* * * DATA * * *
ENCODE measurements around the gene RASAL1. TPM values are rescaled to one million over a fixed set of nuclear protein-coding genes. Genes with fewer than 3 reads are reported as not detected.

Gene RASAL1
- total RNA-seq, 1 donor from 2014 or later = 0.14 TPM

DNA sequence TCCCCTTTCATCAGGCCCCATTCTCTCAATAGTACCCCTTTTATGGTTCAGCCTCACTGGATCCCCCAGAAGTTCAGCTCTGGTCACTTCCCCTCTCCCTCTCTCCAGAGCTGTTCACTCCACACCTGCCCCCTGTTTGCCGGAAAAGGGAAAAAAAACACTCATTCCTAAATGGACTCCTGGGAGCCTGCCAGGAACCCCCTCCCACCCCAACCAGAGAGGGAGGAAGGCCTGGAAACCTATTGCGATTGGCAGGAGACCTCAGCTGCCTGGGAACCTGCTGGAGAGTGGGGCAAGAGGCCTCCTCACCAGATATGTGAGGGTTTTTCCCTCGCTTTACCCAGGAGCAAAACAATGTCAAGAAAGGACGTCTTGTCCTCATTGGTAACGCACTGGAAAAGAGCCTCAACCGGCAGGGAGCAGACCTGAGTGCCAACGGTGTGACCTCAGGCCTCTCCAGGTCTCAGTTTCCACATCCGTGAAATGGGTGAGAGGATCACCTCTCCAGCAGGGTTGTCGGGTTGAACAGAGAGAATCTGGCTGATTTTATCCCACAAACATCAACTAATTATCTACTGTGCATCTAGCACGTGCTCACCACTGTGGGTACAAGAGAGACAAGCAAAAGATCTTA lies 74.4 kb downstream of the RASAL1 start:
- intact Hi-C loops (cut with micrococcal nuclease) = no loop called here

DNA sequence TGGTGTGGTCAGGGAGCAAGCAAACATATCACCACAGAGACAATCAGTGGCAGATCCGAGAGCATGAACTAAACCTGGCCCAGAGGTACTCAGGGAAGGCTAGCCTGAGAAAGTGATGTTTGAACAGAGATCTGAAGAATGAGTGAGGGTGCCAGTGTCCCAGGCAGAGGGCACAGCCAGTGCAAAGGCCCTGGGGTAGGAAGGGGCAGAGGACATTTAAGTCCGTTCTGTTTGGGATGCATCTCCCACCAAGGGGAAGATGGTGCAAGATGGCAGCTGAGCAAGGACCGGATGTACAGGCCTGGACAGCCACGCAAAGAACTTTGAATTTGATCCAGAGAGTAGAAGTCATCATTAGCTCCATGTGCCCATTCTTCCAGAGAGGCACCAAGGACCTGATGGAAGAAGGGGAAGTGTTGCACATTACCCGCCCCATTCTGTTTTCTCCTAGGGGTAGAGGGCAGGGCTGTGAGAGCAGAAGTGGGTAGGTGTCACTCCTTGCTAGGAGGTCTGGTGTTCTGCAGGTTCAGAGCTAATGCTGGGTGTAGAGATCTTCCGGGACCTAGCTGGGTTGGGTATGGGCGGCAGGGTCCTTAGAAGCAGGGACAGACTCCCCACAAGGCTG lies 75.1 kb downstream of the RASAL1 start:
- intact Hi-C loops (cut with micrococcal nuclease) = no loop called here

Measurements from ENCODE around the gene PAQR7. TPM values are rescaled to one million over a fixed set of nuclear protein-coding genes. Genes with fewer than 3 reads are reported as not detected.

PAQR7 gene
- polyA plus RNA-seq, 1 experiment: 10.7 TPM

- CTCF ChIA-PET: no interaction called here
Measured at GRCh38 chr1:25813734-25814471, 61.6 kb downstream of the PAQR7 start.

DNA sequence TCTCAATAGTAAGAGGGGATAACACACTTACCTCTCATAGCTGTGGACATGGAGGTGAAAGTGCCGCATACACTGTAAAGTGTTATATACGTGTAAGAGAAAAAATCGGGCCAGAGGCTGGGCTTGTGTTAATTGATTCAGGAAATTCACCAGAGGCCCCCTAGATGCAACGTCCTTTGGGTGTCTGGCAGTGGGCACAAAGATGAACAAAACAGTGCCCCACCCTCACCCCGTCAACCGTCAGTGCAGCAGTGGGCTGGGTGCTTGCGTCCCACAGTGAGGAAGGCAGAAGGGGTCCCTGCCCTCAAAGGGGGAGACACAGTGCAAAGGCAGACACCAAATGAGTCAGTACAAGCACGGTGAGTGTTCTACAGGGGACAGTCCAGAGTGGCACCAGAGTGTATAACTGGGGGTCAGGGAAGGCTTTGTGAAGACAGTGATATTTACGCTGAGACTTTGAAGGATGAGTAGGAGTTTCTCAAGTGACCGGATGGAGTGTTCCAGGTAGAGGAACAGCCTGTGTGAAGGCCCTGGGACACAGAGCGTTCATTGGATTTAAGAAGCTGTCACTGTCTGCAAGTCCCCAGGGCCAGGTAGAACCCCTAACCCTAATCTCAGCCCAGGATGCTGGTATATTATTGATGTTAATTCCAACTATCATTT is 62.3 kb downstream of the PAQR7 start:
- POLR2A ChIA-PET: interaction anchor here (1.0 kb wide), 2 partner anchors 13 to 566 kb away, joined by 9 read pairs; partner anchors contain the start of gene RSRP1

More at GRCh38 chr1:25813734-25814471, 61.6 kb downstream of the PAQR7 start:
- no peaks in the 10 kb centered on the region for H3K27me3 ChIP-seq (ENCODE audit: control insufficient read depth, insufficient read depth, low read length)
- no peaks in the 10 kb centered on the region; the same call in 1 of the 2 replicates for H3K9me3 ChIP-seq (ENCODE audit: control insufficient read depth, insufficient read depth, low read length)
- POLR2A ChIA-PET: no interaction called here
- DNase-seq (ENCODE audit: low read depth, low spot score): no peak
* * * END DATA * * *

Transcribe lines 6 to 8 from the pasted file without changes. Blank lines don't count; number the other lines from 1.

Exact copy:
DNA sequence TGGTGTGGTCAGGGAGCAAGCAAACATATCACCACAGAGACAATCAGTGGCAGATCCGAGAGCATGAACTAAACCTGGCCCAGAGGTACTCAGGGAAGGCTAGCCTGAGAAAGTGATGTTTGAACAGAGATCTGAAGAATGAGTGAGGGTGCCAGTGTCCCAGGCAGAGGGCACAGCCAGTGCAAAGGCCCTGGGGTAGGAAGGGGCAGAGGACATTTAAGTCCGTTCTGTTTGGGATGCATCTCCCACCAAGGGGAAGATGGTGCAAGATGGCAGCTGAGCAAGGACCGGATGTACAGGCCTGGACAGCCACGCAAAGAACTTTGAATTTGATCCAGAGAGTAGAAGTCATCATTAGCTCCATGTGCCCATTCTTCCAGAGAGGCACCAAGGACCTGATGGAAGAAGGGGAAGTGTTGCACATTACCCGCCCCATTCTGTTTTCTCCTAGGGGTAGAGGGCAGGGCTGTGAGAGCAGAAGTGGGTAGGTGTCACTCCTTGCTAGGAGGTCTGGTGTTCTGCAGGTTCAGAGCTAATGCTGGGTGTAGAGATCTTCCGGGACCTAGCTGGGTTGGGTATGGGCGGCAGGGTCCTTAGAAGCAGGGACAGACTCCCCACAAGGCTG lies 75.1 kb downstream of the RASAL1 start:
- intact Hi-C loops (cut with micrococcal nuclease) = no loop called here

Measurements from ENCODE around the gene PAQR7. TPM values are rescaled to one million over a fixed set of nuclear protein-coding genes. Genes with fewer than 3 reads are reported as not detected.